And, yes, I love my job.

How did you come up with the title, "Land the Tech Job you Love" for the book that you wrote?
When we came up with the title "Land the Tech Job You Love", we spent a lot of time thinking about how to easily get across what the book was really about. One crucial part to me was the word "love", because I think life is too short to spend in a job you don't love. If you spend 40+ hours each week at work, that's about as much as you spend awake at home with your spouse.

For that level of involvement, why would you NOT want to work at something you love?
I know that many people seem to think that "work is supposed to be something you don't like", but I don't agree with that.

Tell us more about the fireman example that you quoted in your book.

My late father-in-law was a fireman for the city of Chicago for most of his life. He absolutely loved what he did. After he retired, he was still a volunteer fireman for the small town he lived in. Even after then, he could look back with satisfaction at how he'd spent his life, doing worthwhile work that he LOVED doing.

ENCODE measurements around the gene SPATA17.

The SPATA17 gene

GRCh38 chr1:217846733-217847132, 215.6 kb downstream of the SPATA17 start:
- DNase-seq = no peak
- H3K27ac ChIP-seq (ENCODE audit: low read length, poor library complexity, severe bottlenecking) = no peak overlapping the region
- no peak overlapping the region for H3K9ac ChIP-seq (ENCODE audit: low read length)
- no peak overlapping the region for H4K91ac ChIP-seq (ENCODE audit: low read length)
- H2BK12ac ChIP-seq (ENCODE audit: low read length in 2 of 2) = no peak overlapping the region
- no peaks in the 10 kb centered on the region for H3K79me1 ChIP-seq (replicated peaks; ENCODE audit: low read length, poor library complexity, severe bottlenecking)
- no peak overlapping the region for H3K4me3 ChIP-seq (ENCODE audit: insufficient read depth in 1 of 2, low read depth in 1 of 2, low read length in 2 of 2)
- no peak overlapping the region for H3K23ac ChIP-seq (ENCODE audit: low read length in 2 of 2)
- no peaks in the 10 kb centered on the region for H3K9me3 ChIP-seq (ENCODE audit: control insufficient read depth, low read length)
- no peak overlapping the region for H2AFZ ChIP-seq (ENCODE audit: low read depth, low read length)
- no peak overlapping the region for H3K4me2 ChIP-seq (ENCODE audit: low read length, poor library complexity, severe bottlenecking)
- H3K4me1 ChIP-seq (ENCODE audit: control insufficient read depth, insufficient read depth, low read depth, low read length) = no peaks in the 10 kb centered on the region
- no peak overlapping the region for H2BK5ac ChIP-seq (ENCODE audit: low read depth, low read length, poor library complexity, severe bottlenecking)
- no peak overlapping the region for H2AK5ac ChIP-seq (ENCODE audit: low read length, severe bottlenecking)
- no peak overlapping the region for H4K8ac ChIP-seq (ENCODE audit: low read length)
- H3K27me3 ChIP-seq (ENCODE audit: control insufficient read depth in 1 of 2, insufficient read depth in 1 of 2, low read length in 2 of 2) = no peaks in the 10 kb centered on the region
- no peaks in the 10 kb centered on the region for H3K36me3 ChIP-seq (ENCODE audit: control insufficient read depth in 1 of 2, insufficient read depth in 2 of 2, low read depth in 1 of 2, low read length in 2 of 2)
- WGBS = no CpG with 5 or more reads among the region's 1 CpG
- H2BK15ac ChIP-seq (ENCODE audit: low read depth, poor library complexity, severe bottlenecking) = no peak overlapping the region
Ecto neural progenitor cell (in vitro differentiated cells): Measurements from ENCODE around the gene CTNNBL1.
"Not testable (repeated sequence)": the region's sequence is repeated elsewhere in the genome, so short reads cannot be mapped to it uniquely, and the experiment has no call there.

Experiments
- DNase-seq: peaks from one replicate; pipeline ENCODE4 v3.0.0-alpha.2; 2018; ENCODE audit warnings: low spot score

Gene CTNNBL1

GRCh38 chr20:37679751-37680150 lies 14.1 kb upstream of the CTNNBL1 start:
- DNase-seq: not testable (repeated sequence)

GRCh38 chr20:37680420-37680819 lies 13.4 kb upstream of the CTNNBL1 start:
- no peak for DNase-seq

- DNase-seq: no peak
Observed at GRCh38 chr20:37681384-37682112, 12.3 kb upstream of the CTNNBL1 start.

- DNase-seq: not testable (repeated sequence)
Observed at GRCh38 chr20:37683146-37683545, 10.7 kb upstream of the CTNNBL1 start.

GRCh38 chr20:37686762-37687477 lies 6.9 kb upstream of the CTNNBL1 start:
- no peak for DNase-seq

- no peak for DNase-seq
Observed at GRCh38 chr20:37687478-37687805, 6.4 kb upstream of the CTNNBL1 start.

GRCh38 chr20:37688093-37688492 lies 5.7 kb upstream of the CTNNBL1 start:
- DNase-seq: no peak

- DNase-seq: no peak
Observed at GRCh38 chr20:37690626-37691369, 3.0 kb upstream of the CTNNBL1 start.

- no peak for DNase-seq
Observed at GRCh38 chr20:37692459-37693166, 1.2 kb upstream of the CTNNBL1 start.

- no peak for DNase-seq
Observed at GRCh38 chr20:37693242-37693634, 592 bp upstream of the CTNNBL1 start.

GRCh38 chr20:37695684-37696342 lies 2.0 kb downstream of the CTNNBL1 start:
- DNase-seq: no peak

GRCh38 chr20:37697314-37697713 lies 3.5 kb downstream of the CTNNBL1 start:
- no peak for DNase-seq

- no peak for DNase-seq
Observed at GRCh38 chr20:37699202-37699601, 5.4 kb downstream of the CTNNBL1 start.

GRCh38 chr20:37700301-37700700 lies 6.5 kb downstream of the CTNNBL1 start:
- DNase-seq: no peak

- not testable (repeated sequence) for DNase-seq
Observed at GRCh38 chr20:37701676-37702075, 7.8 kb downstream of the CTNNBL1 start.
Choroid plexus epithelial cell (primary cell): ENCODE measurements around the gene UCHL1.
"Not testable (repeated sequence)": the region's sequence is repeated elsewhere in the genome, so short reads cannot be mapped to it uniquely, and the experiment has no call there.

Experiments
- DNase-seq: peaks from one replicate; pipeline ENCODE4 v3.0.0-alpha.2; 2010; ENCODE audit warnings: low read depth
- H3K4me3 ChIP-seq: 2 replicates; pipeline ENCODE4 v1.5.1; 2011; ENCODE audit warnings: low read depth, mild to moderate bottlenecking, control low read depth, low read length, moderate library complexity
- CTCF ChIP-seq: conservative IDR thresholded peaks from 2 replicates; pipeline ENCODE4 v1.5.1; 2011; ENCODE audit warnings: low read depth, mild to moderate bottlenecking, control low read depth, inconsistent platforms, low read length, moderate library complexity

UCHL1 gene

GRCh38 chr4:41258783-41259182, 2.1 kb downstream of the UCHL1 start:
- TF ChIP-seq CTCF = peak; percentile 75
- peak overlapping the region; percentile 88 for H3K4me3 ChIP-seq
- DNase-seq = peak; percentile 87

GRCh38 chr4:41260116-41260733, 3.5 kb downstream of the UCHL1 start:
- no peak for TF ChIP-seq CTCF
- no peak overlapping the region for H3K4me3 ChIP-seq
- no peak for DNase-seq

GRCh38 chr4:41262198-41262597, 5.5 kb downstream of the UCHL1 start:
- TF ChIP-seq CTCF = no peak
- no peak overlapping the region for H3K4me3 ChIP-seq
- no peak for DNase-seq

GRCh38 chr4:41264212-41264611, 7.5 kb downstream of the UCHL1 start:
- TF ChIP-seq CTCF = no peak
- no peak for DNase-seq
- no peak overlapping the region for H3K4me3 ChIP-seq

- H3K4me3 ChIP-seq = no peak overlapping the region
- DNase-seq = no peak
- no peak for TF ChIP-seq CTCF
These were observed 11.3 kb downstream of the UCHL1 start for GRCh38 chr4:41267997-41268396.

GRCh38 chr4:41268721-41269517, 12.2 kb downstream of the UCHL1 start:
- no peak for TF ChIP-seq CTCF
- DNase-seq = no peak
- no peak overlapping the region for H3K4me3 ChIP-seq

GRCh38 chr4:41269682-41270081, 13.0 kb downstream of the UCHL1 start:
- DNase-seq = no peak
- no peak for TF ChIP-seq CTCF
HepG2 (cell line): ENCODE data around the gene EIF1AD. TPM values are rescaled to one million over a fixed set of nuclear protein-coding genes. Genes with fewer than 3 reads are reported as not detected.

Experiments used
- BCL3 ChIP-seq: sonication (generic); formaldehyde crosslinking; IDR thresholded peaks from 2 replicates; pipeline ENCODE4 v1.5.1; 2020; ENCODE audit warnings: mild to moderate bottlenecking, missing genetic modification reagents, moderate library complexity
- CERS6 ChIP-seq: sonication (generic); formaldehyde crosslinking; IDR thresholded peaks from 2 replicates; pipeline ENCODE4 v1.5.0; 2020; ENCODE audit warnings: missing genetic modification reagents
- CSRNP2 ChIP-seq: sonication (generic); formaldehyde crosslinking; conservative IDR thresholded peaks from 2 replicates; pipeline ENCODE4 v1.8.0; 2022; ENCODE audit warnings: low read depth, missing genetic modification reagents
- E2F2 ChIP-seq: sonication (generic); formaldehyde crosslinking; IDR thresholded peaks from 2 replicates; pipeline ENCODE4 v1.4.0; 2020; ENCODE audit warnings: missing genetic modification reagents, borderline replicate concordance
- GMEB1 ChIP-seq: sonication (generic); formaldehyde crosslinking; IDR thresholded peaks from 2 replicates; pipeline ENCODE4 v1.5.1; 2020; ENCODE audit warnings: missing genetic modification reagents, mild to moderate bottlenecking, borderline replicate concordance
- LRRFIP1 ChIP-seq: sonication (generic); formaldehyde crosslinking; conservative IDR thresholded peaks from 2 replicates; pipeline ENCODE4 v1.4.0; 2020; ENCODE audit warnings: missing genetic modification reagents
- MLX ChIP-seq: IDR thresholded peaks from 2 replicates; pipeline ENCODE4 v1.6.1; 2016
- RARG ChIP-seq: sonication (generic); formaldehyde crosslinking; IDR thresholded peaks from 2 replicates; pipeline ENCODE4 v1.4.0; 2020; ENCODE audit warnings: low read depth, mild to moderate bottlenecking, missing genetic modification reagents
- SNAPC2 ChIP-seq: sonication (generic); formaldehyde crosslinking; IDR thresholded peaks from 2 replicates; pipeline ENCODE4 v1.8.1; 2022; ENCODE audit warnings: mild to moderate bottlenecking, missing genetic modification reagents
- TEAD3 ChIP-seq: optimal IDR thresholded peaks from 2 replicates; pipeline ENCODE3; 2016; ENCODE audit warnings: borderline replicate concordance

He saw his work as play, I guess.

Absolutely, he saw his work as play, as you put it. He'd go hang out at the firehouse, and talk about fires, and about how he could do his job better. It's not that different from us in tech industry. Many of us love to work with computers, and always have, and it's our hobby. We talk to other techies about what we do, and how we can do our jobs better. That's the level of satisfaction I think that each of us can aspire to. I also think that the "Dilbert culture" where it's fun to knock the business world helps teach us that we should not bother to aspire. I think that's just wrong.

Do you see a good tech job as something more to do with the technologies or the with people that you work for?




It can be both. We all have different needs as people. For me, as much as I love working with computers all day, I'm also a very social person. I want to work with people with whom I can enjoy what we do.

But for others, the work might focus on the specifics of the technologies. They might want to work specifically with the latest Linux distro, or only use Windows and Visual C++ because it's where they're most comfortable. The important part is that each of us know ourselves and not get pulled into the idea of what we're "supposed to" like.